W3C home > Mailing lists > Public > xmlschema-dev@w3.org > December 2001

RE: XML transformation

From: Xan Gregg <xan@tibco.com>
Date: Tue, 4 Dec 2001 15:52:18 -0500 (EST)
Message-ID: <339902DC0E58D411986A00B0D03D8432D075CF@extmail.extensibility.com>
To: "'Jeni Tennison'" <jeni@jenitennison.com>, Gary Robertson <gazinyork@hotmail.com>
Cc: xmlschema-dev@w3.org
Another XSLT editor with drag-and-drop mapping:

XML Transform 1.1

Xan Gregg, TIBCO Software, Inc.

-----Original Message-----
From: Jeni Tennison [mailto:jeni@jenitennison.com]
Sent: Tuesday, December 04, 2001 2:45 PM
To: Gary Robertson
Cc: xmlschema-dev@w3.org
Subject: Re: XML transformation

Hi Gary,

> I have an XML document that complies with one schema and I want to
> convert it so it complies with another. I understand the semantics
> of both schemas and the transformations I wish to achieve. Will I,
> in all cases (and given a good knowledge of XSLT) be able to freely
> convert from one to another e.g omit elements conditionally on
> values of others, combine elements and attributes and anything else
> whacky and arbitrary. What I'm really asking is: will I be able to
> do everything that I could do in C++ with XSLT.

The things that you mention wanting to be able to do here you are able
to do very easily in XSLT. XSLT 1.0 is designed for XML to XML
transformations, and primarily those that involve fairly basic
manipulations of strings and numbers, rather than general purpose
programming, so you won't be able to do everything that you could do
in C++ with XSLT, but I doubt that you actually want to do
*everything* :)

> I'm prompted to ask this question because I heard that XSLT is a
> functional language but I don't know what the practical implications
> of this are. Does it mean that it is Turing incomplete like XML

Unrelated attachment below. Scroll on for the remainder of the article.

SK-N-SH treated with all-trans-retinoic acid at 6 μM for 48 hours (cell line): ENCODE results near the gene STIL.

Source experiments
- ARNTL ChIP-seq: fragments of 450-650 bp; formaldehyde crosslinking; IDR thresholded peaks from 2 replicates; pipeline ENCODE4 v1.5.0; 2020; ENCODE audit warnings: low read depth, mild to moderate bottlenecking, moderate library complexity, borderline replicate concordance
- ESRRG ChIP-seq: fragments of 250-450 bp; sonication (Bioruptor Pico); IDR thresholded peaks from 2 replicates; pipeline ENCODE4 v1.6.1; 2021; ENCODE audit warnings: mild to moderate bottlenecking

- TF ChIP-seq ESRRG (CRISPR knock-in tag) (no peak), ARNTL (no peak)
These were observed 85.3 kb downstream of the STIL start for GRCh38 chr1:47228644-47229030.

> schema language? If so, does this mean that there are certain things
> I cannot do and if so what sorts of things.

XSLT is Turing complete and you can get there if you try - XPath 1.0
doesn't have a concept of 'dates', so nor does XSLT 1.0, but the XSLT
templates at http://www.exslt.org/ do a pretty good job of parsing and
reformatting them if I do say so myself - but often it's not worth it
because with most processors you can bug out to other languages to
write extension functions for the extra things you need.

The things that you'll probably miss most if you start using XSLT are:
 - dates
 - regular expressions
 - mathematical functions (sqrt(), pow(), sin() etc.)

With any luck these things will be covered in XPath/XSLT 2.0, whose
first WDs are due to be out 'soon'.

> Does anybody know of any tools that ease or partly automate the
> process of producing transformation stylesheets; I've heard that
> XSLT is pretty hard to get started with.

XSLT honestly isn't hard if you start small and try to understand the
basic concepts before launching into trying to write code. It also
helps if you turn off your procedural approach to programming as much
as you can.

There are quite a few mapping tools available that allow you to 'draw'
the mappings between source elements and result elements. For example:

 * XSLWiz (http://www.induslogic.com/products/products2.html)
 * XMapper (http://www.nalasoftware.com/DOCS/Xmapper/overview.cfm)
 * XSLerator (http://www.alphaworks.ibm.com/tech/xslerator)
 * Stylus Studio (http://www.stylusstudio.com)
 * CapeStudio (http://www.capeclear.com/products/capestudio)

They'll get you part of the way there, but it's a bit like writing
Visual Basic purely by drawing the interface - whenever you need to do
something in the least bit complicated you need to get your hands
dirty with the code, and some of the mappers produce code that isn't
all that easy to follow and edit.



Jeni Tennison
Received on Tuesday, 4 December 2001 17:02:10 UTC

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